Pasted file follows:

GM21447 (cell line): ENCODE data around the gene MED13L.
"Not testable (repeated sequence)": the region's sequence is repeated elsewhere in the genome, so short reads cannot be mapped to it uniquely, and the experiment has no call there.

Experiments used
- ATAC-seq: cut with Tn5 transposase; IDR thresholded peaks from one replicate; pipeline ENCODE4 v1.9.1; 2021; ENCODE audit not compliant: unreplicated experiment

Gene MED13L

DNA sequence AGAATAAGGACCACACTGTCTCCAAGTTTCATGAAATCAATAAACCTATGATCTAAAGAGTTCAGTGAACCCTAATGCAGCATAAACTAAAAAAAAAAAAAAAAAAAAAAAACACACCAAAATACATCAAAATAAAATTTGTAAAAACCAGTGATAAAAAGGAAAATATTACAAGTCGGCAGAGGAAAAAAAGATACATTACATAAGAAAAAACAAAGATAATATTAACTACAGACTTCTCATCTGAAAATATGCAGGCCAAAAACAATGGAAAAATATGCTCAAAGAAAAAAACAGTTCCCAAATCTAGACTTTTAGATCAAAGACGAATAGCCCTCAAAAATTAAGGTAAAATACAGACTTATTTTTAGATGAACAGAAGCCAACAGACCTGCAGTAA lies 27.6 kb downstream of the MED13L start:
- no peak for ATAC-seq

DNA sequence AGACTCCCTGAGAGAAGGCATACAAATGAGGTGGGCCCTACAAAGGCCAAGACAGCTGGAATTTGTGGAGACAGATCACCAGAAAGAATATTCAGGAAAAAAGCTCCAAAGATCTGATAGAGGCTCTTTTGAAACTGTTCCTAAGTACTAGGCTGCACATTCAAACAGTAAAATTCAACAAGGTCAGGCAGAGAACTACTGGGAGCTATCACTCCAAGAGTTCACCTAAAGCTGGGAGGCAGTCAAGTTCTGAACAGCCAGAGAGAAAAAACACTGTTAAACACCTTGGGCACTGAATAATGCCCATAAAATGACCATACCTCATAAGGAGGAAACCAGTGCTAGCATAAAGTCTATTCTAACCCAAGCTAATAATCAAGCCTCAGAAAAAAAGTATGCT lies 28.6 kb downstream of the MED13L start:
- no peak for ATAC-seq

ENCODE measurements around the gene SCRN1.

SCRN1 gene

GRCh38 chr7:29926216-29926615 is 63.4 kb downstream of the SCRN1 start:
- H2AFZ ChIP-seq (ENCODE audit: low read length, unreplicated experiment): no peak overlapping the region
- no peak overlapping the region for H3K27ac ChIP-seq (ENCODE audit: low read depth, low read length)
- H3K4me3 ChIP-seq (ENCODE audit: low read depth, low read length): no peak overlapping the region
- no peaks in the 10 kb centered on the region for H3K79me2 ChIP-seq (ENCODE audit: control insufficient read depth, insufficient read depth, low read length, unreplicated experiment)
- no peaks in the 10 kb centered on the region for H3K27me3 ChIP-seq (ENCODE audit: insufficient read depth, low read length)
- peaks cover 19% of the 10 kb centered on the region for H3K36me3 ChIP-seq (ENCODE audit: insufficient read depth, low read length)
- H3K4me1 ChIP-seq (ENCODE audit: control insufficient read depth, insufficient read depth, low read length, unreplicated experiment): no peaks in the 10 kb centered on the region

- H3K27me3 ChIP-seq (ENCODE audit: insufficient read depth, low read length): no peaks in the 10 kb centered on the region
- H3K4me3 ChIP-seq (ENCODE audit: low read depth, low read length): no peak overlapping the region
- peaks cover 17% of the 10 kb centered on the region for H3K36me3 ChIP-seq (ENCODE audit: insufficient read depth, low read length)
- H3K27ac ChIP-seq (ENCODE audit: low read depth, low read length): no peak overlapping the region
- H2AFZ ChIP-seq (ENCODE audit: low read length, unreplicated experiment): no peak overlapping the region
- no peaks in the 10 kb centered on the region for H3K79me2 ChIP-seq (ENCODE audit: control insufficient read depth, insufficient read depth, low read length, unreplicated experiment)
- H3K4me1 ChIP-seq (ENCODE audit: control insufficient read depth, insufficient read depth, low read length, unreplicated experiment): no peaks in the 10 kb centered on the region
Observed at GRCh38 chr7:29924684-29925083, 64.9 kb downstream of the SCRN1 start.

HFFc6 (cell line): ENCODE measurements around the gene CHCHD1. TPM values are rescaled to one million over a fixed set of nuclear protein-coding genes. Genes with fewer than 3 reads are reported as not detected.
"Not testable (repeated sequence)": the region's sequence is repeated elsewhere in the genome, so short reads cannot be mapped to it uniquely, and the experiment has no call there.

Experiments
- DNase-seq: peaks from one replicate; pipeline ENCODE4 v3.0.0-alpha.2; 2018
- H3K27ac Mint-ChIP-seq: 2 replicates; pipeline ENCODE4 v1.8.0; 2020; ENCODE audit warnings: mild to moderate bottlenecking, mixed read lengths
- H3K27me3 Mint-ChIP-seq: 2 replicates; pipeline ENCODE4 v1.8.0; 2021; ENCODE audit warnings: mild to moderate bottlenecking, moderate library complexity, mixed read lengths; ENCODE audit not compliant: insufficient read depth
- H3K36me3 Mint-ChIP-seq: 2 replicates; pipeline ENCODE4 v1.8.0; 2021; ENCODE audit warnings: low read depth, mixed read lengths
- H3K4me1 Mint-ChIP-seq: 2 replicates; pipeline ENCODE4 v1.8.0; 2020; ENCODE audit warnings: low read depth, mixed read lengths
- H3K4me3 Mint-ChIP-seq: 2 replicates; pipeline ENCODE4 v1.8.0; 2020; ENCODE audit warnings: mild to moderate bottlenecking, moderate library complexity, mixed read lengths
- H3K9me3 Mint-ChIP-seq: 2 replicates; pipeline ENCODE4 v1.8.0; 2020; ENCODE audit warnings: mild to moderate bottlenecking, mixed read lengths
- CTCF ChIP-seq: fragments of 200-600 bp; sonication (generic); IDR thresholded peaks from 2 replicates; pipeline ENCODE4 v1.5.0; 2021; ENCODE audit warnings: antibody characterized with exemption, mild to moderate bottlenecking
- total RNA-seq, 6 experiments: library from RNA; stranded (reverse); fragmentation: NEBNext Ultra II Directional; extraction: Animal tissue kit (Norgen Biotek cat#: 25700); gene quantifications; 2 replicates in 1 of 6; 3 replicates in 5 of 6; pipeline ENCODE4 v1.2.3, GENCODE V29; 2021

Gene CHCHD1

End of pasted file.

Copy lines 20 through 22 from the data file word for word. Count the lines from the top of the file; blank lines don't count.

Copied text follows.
- H3K27me3 ChIP-seq (ENCODE audit: insufficient read depth, low read length): no peaks in the 10 kb centered on the region
- H3K4me3 ChIP-seq (ENCODE audit: low read depth, low read length): no peak overlapping the region
- peaks cover 17% of the 10 kb centered on the region for H3K36me3 ChIP-seq (ENCODE audit: insufficient read depth, low read length)